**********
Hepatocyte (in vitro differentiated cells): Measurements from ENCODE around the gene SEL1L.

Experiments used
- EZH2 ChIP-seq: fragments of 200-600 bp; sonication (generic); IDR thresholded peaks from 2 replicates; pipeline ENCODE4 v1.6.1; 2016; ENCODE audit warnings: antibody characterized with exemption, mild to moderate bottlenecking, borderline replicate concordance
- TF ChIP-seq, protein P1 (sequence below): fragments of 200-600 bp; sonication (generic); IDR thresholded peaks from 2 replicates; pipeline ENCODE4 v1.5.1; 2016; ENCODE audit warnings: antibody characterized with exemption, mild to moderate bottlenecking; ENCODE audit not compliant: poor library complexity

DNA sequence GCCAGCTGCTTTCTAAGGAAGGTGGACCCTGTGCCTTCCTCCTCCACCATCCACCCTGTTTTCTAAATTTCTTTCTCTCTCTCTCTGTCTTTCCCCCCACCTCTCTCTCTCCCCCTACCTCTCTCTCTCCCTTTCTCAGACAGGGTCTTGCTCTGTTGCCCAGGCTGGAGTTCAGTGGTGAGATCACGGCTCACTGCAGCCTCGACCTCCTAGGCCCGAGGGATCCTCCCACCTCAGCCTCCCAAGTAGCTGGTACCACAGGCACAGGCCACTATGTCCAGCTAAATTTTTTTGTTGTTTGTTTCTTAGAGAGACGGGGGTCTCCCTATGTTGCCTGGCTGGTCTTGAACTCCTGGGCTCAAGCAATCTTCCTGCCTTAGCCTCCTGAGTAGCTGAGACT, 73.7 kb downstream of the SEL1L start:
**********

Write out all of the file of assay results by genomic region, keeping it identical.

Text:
Hepatocyte (in vitro differentiated cells): Measurements from ENCODE around the gene SEL1L.

Experiments used
- EZH2 ChIP-seq: fragments of 200-600 bp; sonication (generic); IDR thresholded peaks from 2 replicates; pipeline ENCODE4 v1.6.1; 2016; ENCODE audit warnings: antibody characterized with exemption, mild to moderate bottlenecking, borderline replicate concordance
- TF ChIP-seq, protein P1 (sequence below): fragments of 200-600 bp; sonication (generic); IDR thresholded peaks from 2 replicates; pipeline ENCODE4 v1.5.1; 2016; ENCODE audit warnings: antibody characterized with exemption, mild to moderate bottlenecking; ENCODE audit not compliant: poor library complexity

DNA sequence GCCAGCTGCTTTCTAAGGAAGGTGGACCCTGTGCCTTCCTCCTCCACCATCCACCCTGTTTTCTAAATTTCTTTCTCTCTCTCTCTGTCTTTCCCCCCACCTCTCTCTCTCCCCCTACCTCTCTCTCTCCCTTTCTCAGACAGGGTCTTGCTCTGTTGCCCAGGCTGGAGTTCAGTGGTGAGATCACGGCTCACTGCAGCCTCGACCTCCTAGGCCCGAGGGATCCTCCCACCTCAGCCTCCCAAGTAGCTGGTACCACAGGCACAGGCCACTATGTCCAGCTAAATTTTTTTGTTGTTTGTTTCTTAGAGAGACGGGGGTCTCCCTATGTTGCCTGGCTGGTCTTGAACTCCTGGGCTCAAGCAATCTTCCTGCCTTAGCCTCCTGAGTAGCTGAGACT, 73.7 kb downstream of the SEL1L start: